Ode to nature

Associate professor of art Greg Ondo teaches classes in sculpture, glass and metal casting. In his sculptures, the landscape, setting and sense of place are critical to the works’ meaning and, ultimately, their performances.


Greg Ondo:
A lot of the work that I do has a sense of place and sight that can speak to the public of the region.

For instance, with the Salmon Ladder piece, was sited at the location of the Veazie dam removal. The actual salmon ladder didn’t work to the capacity that it was designed. It was a great idea, but it didn’t quite move as many fish as the scientists would hope.

My piece looked at the cleansing through the burn of the event. The people of the region could read many things into the piece. That’s something that I also like about my work, that it doesn’t have to be defined by any one specific thing, such as Northern Lights.

People read into it immediately as an echo‑cardiogram that a cardiologist would look at or some people look at it as a river. Some people look at it and immediately say, “Oh, that’s an image of the coastline of Maine.”

There’s multiple layers, multiple facets of how the work can read.

Something that’s very important about sculpture, painting, print making, art in general is that it needs to be able to touch people on different levels and in different ways. That’s something within art that I’ve always tried to pursue and something that I, within my assignments and my classroom with students, that I have them pursue, as well.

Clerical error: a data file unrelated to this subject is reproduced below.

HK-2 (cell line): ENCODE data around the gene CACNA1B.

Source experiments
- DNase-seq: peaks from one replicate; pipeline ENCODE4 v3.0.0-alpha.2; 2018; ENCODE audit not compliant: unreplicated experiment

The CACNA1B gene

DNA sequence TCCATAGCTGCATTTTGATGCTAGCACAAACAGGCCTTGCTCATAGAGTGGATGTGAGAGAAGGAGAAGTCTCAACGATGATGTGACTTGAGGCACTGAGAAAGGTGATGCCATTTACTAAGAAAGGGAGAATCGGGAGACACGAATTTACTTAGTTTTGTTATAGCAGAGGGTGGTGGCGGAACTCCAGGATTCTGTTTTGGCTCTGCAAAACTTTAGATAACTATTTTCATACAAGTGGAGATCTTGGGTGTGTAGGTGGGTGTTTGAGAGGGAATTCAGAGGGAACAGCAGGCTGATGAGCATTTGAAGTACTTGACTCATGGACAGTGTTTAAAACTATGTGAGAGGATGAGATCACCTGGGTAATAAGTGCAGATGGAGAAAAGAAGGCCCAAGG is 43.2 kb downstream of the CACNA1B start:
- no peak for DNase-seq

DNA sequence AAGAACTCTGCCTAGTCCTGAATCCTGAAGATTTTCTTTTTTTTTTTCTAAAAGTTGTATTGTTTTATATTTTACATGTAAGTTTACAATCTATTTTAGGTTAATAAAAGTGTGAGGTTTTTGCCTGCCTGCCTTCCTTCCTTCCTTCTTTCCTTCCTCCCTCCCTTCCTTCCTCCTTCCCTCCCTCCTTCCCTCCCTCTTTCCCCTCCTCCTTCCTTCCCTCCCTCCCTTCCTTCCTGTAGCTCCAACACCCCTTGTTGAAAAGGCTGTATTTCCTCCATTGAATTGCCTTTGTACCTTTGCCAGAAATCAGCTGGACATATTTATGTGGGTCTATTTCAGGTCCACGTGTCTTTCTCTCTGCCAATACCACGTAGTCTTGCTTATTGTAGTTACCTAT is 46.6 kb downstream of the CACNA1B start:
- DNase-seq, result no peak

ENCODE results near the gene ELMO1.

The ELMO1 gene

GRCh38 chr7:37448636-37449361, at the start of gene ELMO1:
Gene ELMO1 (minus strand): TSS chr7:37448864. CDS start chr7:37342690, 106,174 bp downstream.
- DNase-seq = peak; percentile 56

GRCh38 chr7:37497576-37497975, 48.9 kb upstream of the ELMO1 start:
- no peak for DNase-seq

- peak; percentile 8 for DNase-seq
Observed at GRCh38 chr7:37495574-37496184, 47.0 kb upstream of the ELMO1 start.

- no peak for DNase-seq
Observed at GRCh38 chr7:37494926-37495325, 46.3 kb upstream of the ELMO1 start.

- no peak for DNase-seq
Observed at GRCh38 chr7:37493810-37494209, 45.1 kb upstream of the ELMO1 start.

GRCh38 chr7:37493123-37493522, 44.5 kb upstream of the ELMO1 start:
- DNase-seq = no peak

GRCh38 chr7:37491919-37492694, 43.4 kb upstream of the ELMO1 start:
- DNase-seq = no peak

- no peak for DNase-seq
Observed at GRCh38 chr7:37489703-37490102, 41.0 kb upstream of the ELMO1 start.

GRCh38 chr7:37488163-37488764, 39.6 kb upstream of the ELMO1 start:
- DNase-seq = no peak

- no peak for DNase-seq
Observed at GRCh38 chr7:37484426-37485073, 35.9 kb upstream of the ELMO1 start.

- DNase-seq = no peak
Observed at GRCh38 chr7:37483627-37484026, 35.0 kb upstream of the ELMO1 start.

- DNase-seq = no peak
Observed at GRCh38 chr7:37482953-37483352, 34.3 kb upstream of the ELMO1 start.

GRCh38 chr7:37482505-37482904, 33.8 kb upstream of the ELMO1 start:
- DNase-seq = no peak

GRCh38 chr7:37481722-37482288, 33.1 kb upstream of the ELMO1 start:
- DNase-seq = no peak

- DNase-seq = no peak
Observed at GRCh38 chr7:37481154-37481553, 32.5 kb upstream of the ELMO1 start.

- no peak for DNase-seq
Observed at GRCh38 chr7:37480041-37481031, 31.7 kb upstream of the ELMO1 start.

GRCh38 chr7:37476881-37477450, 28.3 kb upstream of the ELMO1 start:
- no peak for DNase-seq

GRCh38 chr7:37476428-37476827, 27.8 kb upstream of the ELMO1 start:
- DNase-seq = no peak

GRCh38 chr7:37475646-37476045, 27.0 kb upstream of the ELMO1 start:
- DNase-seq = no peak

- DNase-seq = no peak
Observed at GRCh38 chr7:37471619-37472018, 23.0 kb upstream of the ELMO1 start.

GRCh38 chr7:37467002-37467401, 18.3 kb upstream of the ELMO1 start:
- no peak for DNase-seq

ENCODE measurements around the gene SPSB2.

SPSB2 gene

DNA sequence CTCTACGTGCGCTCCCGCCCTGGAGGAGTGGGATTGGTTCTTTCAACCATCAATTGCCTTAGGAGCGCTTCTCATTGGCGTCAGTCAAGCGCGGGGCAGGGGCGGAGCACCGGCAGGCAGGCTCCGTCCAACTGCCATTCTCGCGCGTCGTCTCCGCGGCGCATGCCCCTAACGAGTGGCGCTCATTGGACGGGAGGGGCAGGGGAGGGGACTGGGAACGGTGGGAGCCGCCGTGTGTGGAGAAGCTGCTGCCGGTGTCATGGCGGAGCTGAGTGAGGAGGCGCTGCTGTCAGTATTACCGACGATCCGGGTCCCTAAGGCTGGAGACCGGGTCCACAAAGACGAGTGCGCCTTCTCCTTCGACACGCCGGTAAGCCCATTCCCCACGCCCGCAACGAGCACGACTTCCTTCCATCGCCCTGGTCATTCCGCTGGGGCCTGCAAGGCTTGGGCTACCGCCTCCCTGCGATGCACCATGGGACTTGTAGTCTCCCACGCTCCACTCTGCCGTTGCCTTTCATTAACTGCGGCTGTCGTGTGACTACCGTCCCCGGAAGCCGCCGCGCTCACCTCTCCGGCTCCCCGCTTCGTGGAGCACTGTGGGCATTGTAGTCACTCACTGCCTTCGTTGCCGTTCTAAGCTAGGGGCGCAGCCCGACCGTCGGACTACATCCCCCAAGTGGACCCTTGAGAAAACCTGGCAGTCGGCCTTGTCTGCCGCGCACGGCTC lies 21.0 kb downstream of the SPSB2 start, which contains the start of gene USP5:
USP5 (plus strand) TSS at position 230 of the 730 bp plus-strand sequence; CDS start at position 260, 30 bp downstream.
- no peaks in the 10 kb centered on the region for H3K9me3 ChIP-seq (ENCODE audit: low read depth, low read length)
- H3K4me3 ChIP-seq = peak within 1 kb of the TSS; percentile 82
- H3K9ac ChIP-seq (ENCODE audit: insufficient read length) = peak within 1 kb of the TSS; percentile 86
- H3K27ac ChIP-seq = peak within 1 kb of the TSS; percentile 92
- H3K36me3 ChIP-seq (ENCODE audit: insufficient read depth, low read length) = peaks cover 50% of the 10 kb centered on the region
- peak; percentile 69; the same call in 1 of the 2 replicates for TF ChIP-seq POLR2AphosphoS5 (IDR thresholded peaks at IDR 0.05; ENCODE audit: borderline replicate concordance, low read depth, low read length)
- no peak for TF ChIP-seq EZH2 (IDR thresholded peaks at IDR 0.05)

Sometimes, we have students that come in that are naturals. They’re just a natural. They can produce. They’re producing. For those students, it’s trying to show them another way to look at it.

Then, we have students that come in that struggle. They struggle. They keep trying. We give them positive support. They keep trying. Then all of a sudden, something does click.

I’ve seen this oftentimes with students in their senior year, either in fall semester or the spring semester. They even say, “Oh my gosh, I’m on to something.”

I say, “Yes, you are. You have two months left. You have all of next semester left. Build upon this and pursue this. Now make five of these, four of these, six of these.” They begin to develop their body of work.

When I was in my late teens and early 20s, it was the physicality of it. I really enjoyed the moving of big material and shaping it in such a manner that it was physical and almost felt like a workout.

Now that I’m approaching 50 and my body is speaking to me a little bit differently, I’m venturing into other areas of smaller glass pieces. I say this, but yet, I just had a 3,000 pound log brought into my studio.

The large pieces and the physical nature of them is what started me driving that driving force. As a sculptor, we need to look at the world and materials as what material is suited for my idea.

I also like to look at other options that can speak to people differently. For instance, granite speaks to somebody very differently than a shiny piece of glass. How can they be incorporated together that creates another experience? That’s where I’m at.